Kaare Meier

Spinal cord stimulation in patients with painful diabetic neuropathy: a multicentre randomised clinical trial

Research output: Contribution to journal/Conference contribution in journal/Contribution to newspaperJournal articleResearchpeer-review

  • Cecile C de Vos, Department of Neurosurgery, Medisch Spectrum Twente, Enschede, the Netherlands; Department of Clinical Neurophysiology, University of Twente, The Netherlands; Stichting neurobionics foundation, Enschede, the Netherlands. Electronic address: c.devos@mst.nl.
  • ,
  • Kaare Meier
  • Paul Brocades Zaalberg, Department of Anesthesiology, St Jansdal Ziekenhuis, Harderwijk, the Netherlands., Unknown
  • Harold J A Nijhuis, Department of Anesthesiology, St Antonius Ziekenhuis, Nieuwegein, the Netherlands., Unknown
  • Wim Duyvendak, Department of Anesthesiology, Virga Jessa Hospital, Hasselt, Belgium., Unknown
  • Jan Vesper, Department of Functional Neurosurgery and Stereotaxy, Heinrich-Heine University, Düsseldorf, Germany., Unknown
  • Thomas P Enggaard, Department of Anesthesiology, Odense University Hospital, Odense, Denmark.
  • ,
  • Mathieu W P M Lenders, Department of Neurosurgery, Medisch Spectrum Twente, Enschede, the Netherlands; Stichting neurobionics foundation, Enschede, the Netherlands., Unknown

Painful diabetic neuropathy (PDN) is a peripheral neuropathic pain condition that is often very difficult to relieve. Spinal Cord Stimulation (SCS) is a proven effective therapy for various types of mixed neuropathic conditions, yet effectiveness of SCS treatment for PDN is not well established. This is the first multicentre randomised controlled trial investigating the effectiveness of SCS in patients with PDN. Sixty patients with PDN in the lower extremities, refractory to conventional medical therapy, were enrolled and followed for six months. They were randomised 2:1 to best conventional medical practice with (SCS group) or without (control group) additional SCS therapy and both groups were followed up at regular intervals. At each follow-up visit, the EuroQoL 5D, the short form McGill Pain Questionnaire (SF-MPQ) and a visual analogue scale (VAS, ranging from 0-100) to measure pain intensity were recorded. The average VAS score for pain intensity was 73 in the SCS group and 67 in the control group at baseline. After six months of treatment the average VAS score was significantly reduced to 31 in the SCS group (p<0.001) and remained 67 (p=0.97) in the control group. The SF-MPQ and EuroQoL 5D questionnaires also showed that patients in the SCS group, unlike those in the control group, experienced reduced pain and improved health and quality of life after six months of treatment. In patients with refractory painful diabetic neuropathy, spinal cord stimulation therapy significantly reduces pain and improves quality of life.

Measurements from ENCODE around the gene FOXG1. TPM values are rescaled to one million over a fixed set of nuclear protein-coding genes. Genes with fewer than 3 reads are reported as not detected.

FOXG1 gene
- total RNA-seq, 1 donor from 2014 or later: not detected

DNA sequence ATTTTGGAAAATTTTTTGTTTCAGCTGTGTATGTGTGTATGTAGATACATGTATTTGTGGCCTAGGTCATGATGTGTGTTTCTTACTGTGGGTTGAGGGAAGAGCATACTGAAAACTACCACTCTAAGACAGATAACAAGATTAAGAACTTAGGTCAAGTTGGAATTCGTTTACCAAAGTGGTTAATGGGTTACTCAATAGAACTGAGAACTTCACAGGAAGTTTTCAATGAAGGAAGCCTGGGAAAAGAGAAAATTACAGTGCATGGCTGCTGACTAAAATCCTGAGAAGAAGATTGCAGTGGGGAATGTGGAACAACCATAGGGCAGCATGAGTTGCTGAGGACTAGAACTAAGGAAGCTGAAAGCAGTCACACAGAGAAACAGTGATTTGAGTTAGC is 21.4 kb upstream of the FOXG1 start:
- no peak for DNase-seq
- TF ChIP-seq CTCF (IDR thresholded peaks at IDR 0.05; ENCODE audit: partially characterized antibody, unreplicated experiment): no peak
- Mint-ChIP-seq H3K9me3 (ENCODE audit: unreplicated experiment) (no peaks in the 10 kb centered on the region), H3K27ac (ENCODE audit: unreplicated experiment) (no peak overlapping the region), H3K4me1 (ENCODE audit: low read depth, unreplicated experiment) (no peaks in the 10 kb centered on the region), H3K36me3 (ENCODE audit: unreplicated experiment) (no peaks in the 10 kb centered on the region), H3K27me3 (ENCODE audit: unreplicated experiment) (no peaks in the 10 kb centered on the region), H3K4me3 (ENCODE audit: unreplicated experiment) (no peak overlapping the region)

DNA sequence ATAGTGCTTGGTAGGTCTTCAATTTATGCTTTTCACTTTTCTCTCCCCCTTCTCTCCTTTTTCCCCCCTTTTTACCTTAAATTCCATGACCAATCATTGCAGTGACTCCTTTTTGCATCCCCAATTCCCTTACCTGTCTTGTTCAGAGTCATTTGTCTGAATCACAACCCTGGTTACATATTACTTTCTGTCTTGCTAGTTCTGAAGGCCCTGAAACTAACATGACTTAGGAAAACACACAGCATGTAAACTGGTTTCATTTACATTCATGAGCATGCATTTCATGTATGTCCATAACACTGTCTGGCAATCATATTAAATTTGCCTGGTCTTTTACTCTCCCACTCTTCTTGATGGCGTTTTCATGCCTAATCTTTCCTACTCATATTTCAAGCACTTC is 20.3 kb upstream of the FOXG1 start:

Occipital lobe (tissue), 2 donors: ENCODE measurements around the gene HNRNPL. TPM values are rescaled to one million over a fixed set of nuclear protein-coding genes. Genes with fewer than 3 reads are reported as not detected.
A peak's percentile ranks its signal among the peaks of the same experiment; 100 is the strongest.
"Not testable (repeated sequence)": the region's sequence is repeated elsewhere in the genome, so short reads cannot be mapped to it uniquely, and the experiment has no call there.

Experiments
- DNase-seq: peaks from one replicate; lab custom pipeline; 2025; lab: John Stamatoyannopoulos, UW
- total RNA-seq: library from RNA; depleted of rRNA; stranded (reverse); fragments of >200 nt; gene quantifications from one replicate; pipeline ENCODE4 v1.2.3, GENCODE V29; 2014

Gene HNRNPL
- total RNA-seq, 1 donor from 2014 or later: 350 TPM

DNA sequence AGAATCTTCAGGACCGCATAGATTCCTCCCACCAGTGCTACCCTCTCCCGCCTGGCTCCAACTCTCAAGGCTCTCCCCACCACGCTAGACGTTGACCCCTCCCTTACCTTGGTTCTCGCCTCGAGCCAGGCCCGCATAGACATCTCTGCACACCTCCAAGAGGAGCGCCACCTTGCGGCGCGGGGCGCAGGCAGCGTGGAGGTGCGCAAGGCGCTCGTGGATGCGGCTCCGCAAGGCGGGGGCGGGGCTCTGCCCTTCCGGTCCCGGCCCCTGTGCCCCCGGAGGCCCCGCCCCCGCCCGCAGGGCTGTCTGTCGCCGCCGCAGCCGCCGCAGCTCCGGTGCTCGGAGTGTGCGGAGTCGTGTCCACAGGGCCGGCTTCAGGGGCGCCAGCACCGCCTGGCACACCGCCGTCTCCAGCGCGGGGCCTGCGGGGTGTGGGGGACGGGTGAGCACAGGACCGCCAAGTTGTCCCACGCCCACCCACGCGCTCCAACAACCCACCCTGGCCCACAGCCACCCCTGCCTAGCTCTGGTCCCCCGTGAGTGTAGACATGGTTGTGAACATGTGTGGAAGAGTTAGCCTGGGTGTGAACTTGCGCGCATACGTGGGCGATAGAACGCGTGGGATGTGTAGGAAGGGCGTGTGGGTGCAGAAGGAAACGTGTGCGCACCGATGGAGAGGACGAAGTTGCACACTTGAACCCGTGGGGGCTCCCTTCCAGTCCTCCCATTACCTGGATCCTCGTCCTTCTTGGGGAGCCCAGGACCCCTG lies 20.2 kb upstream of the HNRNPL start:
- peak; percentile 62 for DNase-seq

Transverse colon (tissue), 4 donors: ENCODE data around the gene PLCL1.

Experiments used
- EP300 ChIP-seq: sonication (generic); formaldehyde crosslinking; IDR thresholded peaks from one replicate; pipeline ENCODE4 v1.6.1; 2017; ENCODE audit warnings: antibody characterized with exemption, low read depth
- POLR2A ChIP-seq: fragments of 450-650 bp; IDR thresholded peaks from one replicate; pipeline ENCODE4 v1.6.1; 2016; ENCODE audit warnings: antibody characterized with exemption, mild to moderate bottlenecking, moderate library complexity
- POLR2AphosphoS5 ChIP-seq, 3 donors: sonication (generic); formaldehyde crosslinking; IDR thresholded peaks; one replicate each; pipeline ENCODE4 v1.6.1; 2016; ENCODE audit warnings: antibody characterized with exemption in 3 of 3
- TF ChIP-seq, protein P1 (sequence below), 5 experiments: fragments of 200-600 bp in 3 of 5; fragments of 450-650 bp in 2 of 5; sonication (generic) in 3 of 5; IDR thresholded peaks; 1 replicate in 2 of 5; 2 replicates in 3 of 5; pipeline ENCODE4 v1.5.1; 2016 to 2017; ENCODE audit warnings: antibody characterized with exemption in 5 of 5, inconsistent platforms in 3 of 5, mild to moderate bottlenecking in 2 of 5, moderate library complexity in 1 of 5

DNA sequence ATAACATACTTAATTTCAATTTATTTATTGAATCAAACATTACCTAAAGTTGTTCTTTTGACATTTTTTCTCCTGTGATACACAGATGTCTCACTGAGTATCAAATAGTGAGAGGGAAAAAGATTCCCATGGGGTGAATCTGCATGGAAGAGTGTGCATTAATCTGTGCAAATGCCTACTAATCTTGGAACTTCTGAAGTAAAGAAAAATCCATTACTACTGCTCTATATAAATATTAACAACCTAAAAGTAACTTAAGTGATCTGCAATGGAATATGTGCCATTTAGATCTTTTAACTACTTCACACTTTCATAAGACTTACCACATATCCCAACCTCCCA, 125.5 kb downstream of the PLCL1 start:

Original languageEnglish
Pages (from-to)2426-2431
Publication statusPublished - 2014

Bibliographical note

Epub 29 Aug 2014

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